EPB says that while it is still limited by Tennessee law to selling 1 Gbps FTTH service within its defined borders, the municipal fiber provider for Chattanooga is confident that growing demand for higher speed broadband could drive a change to current legislation.
Despite the legal barrier, the service provider continues to get requests from nearby towns to get their broadband service.
At the same time, local incumbent telcos like AT&T have not made any moves to upgrade their facilities to offer faster speeds that consumers want.
“We have a defined electric power footprint and the state of Tennessee only allows us to offer internet service within that defined electric power footprint and our answer has always been no,” said Danna Bailey, VP of corporate communications for EPB, during an event at its company headquarters in Chattanooga. “We’d like to serve you because Tennessee law prohibits it and it’s become a statewide issue as we hear more stories in not-always rural parts of the state who have access to little or no broadband at all.”
There was a glimmer of hope earlier this year when the FCC voted to preempt state laws in North Carolina and Tennessee governing municipally-run broadband companies.
The FCC’s order permitted communities choose whether or not to build their own networks based on their own missions and the ability to expand services to nearby communities. Municipal broadband has been a major focus of FCC Chairman Tom Wheeler. In May, Wheeler started to explore how the commission could preempt over 19 state laws that prevent or discourage municipalities from building their own broadband networks.
However, the municipal broadband movement was struck a major blow in August when the FCC’s effort to preempt state laws in North Carolina and Tennessee that restrict municipal broadband network reach was overturned by a Sixth Circuit panel.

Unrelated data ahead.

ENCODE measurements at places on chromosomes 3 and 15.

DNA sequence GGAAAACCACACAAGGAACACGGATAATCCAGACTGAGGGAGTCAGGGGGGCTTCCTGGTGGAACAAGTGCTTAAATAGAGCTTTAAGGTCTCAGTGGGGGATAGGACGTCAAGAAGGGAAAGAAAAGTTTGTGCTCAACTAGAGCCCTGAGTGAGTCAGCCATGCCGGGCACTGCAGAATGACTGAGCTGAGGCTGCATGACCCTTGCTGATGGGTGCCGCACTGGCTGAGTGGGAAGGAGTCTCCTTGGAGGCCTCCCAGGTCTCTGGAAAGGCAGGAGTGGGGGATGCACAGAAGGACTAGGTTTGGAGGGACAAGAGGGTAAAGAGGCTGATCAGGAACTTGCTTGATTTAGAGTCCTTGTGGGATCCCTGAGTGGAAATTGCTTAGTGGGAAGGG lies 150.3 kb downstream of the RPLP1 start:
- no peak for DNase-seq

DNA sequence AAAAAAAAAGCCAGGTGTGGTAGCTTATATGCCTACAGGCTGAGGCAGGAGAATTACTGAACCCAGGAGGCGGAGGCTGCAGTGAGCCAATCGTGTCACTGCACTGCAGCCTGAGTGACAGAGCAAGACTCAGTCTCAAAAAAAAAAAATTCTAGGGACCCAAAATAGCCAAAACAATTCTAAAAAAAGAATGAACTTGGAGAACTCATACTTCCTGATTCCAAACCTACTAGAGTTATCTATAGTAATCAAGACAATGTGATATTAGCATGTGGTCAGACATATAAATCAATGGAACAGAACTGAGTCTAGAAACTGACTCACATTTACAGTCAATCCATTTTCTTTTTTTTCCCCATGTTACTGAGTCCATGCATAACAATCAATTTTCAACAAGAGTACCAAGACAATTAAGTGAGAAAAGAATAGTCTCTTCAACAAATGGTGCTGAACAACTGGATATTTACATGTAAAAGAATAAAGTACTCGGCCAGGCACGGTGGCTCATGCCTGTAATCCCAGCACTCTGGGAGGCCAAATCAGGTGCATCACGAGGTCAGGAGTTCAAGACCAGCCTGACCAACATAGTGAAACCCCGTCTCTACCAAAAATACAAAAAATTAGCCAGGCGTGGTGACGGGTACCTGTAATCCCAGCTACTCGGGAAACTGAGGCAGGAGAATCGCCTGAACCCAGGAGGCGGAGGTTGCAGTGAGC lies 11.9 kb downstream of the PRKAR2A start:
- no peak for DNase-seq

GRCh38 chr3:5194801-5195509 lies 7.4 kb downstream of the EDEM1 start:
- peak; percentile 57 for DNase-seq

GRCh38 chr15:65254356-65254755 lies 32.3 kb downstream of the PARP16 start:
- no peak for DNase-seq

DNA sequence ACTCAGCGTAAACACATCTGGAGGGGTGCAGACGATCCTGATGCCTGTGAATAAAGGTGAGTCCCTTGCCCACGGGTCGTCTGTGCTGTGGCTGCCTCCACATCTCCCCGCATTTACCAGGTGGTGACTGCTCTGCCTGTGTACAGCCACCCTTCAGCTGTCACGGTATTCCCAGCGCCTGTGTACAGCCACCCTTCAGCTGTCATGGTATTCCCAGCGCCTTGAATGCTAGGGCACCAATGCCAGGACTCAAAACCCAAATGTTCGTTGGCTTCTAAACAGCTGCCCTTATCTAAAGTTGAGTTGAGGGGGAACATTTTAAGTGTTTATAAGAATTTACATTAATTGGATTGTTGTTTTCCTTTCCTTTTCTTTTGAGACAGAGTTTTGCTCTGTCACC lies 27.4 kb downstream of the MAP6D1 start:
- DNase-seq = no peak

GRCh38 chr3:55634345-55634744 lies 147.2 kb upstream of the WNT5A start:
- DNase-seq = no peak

In its ruling, the court said that the FCC’s application of Section 706 of the 1996 Telecom Act is not enough to overturn state law, adding that there’s no federal statute or FCC regulation that “requires the municipalities to expand or otherwise to act in contravention of the preempted state statutory provisions."
EPB and other municipalities that want to establish their own broadband networks aren’t giving up.
The service provider has begun working with six other communities in Tennessee that have built out similar FTTH networks. As part of that work, the communities have continued to petition the state general assembly to get the law changed, but no progress has been made.
“We haven’t been successful in working with the Tennessee general assembly to get this law changed,” Bailey said. “I expect that will come up again on the docket this winter when general assembly goes back into session.”
EPB and the other communities continue to hear about more voters telling them stories about how students have to drive to a local restaurant to use Wi-Fi to complete homework assignments.
FCC Commissioner Jessica Rosenworcel calls the lack of affordable broadband for students the “homework gap.”
“What we’re hearing every year is more and more constituents who are raising their hands saying I am driving my child to McDonalds to do his homework or I can’t sell my house because I don’t have broadband so it’s becoming a real issue,” Bailey said. “When we first went into the market, people did not realize how much of an issue broadband has become but it is there.”
Since EPB and other municipal providers lack the lobbying dollars of the large telcos and cable operators, Bailey says that change will come from the local community members.
“We don’t have the deep pockets that Comcast and AT&T have,” Bailey said. “I suspect when this law changes it will be because the voters are insistent upon it and the lobby will do its best to keep it where it is.”
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